On the back of their worst Super League finish since 1996, the club has made just one first-team signing for the campaign ahead.
While many supporters expected there to be significant investment into – if not an overhaul of – the squad in readiness for the new season, experienced Australian prop Adam Cuthbertson is, in fact, the only arrival.
Given Leeds have lost a raft of senior players, including six-time Grand Final winner Ryan Bailey, the similarly garlanded prop Ian Kirke, England Knights winger Ben Jones-Bishop and Chris Clarkson, who has gone to Widnes Vikings on a season-long loan, it is easy to see why fans are a little perturbed.
The numbers do not add up; four players out, just the one in? Surely that cannot equate to a return to Super League success in 2015?
“I know there’s some concern out there,” McDermott told The Yorkshire Post.
“I pre-empted what people would be thinking. There is some concern out there and a little bit of worry about what our squad will look like.
“I can understand that. I get it. You lose a Bailey and a Kirke and I can see why they think ‘who will we replace them with?’
“But I am really pumped that a Stevie Ward or Josh Walters, a Brad Singleton or Mitch Achurch will really step forward and make this season their own.
“And that’s to complement two of the best props in the country last year; Jamie Peacock missed out on Man of Steel by a hair’s breath and Kylie Leuluai had one of his best years for a while.”
Two of the players McDermott refers to – gifted second-row Ward (21) and Cumbrian prop Singleton (22) – are, of course, Academy products.
The cornerstone of Leeds’ domination of Super League since 2004 has been their ability to nurture young talent and progress them successfully into the first team.
The likes of Kevin Sinfield, Danny McGuire, Rob Burrow, Bailey and Jamie Jones-Buchanan, such stellar names and club legends now, are the obvious examples.
So, the trick is to continue that and the likes of Ward, Singleton and back-row union convert Walters (20) will all have greater opportunities in 2015 to prove they have the ability and mentality to do so.
“Brad Singleton definitely wants a big year,” continued McDermott.
“He’s not going to be the best prop in the league or our saviour; he’s still only 22, and we expected so much from him last year, probably too much.
“But he is definitely one for the future while someone like Jamie Jones-Buchanan might become more of a middle man than his usual back-row role this season.
“The exciting thing about Stevie Ward is that he hasn’t had a pre-season since I’ve been coach for one reason or another, but he has now and it looks like he’s almost doubled in size.
“It won’t be a surprise to anyone if our main back-rows at the start will be Carl Ablett and Brett Delaney but it’s up to a Stevie or Mitch Achurch to take that shirt off them.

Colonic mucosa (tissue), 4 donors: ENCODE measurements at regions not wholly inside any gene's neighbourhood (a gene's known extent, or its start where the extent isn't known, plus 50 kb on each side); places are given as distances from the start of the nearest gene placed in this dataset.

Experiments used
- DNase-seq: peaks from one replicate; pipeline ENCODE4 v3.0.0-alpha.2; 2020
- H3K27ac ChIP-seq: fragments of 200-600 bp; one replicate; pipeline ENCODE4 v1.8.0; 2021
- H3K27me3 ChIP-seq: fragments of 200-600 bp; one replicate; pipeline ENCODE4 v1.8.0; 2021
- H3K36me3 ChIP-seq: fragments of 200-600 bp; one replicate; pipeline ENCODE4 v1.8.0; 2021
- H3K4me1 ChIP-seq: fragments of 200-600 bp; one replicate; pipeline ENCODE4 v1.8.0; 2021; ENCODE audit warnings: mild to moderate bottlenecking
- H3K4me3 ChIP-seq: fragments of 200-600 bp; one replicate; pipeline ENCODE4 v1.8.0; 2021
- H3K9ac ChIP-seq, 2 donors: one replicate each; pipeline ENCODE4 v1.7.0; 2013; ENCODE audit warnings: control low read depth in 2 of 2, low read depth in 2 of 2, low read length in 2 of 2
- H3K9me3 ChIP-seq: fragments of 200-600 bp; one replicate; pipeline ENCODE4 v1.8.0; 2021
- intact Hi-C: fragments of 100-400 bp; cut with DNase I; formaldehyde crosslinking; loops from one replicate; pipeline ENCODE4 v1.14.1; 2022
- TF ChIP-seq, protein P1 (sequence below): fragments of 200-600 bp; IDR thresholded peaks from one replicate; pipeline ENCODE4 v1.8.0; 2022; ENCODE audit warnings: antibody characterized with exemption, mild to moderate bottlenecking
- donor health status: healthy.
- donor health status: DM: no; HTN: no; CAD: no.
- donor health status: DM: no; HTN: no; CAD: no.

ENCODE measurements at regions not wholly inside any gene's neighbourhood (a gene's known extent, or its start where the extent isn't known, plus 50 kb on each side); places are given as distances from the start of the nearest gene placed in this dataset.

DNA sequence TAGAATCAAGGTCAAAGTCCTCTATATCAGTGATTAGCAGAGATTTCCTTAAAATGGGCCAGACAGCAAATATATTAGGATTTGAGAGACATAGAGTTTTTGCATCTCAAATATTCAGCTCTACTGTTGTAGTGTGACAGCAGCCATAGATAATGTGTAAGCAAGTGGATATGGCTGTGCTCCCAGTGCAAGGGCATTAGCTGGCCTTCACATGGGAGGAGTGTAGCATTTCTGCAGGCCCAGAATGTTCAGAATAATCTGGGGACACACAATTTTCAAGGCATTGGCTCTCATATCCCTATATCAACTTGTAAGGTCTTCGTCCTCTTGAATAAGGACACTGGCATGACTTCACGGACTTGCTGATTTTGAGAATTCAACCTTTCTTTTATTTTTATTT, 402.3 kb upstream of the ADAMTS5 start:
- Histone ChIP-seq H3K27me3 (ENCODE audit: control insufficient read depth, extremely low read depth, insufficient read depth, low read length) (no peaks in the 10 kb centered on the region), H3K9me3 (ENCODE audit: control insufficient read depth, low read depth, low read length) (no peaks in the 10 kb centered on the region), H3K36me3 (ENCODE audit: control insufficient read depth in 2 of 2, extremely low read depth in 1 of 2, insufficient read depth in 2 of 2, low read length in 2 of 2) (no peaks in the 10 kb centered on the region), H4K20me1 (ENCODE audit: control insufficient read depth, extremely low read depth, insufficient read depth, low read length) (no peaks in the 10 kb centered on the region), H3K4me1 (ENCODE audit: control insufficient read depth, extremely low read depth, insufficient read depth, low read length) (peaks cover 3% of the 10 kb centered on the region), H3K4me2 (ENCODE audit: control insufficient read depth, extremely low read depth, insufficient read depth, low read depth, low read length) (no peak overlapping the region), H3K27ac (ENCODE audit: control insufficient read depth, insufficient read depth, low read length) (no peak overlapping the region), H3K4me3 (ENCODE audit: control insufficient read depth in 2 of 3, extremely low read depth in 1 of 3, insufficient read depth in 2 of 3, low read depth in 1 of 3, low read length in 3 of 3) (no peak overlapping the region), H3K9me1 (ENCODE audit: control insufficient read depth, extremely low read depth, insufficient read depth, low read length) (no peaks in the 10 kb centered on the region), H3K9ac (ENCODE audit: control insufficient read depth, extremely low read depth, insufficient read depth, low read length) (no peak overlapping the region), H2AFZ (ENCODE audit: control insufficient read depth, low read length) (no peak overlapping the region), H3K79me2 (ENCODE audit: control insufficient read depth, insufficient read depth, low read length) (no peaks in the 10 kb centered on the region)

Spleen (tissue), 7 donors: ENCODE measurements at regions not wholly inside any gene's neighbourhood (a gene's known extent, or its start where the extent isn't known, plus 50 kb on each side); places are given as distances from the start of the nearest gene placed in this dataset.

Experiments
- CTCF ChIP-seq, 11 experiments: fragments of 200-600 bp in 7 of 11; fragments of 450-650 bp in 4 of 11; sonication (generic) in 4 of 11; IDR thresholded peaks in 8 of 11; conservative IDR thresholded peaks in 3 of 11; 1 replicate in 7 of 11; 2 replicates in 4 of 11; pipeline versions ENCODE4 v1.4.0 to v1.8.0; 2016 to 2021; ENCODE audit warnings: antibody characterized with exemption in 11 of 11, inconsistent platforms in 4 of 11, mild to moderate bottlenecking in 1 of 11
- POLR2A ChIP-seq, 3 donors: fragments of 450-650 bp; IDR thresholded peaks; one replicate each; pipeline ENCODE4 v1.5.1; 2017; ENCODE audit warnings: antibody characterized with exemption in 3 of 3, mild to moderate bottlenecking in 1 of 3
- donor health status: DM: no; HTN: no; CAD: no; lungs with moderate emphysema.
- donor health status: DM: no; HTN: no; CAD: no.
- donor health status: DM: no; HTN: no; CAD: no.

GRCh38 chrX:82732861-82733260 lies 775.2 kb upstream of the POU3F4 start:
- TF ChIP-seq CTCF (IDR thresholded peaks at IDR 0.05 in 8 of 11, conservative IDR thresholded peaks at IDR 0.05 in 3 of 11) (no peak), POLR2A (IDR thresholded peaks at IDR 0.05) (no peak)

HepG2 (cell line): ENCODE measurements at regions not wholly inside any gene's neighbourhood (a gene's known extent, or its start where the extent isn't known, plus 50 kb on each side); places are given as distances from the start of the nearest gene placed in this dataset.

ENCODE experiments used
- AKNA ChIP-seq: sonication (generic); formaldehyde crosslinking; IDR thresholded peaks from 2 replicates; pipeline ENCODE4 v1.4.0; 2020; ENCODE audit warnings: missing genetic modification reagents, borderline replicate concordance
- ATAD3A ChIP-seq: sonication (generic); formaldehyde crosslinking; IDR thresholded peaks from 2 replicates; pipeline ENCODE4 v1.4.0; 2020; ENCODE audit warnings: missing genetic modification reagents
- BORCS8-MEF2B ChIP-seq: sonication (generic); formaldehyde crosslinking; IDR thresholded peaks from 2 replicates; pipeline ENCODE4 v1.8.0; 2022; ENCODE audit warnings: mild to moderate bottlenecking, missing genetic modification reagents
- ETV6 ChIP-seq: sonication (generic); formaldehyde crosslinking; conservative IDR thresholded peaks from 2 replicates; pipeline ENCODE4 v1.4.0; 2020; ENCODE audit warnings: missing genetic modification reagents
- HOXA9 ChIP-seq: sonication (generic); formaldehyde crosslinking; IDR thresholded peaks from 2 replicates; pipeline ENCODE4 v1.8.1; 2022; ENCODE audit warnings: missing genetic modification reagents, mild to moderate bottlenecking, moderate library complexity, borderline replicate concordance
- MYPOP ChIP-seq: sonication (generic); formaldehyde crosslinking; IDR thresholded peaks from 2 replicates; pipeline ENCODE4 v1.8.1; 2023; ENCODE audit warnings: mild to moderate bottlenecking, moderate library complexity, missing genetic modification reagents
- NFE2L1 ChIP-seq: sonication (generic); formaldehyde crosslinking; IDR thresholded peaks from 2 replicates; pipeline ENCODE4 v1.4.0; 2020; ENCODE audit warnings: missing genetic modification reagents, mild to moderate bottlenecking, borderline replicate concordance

“Josh Walters comes in as a squad member after a remarkable arrival last season so, yes, we’ve lost two senior campaigners but we’ve replaced them with (mainly) young, exciting, English prospects.”
Furthermore, another of those is Andy Yates, the 24-year-old prop who will be like a new signing in 2015.
He did not play a single game last season after joining from Hunslet Hawks, enduring a “torrid time” that included a ruptured Achilles and, then, torn biceps.
For all Leeds finished sixth in 2014, and exited the play-offs at the first hurdle meaning they have not reached Old Trafford for two successive years, they did, of course, finally win the Challenge Cup, a reminder that this vintage squad is still far from finished.
It would be folly to suggest they cannot prosper once more and lift a seventh Super League title in just 12 years.
But McDermott, who guided them to two of those triumphs in 2011 and 2012, realises they have to adapt their game after struggling at times last season to produce the clinical aspect of those previous sides.
It cannot be ignored that Leeds, uncharacteristically, lost their final six league games of the campaign and he sought the views of all the squad as to what they thought needed altering to remedy that.
He said: “We stripped a couple of things right back.
“While for the vast majority of last season we were very good and achieved so much, there were also some things we weren’t as good at as we should have been. Clearly, I think, we weren’t skilful enough; I thought we made far too many errors.
“When you look at the comp’ stats, we didn’t stack up that well compared to the rest. We need to be more skilled. Some of that is what you’d call ‘lack of skill’ but we also came up with too many unrealistic passes.
“Most coaches want to eradicate all errors out of their game but I don’t think you can. If you pass the ball a lot you’re going to make some errors.
“One of the stats reads we passed the ball more than any other team last year so, therefore, by that rationale we’re going to make a few more mistakes than most. But that still doesn’t account for some we made. That has to be tightened up.
“But we won’t stop passing. We just need to be more skilled to convert some of those chances we missed with better decisions and execution.”
McDermott has been challenged before and answered his critics emphatically. It would be no surprise if he did so again in 2015.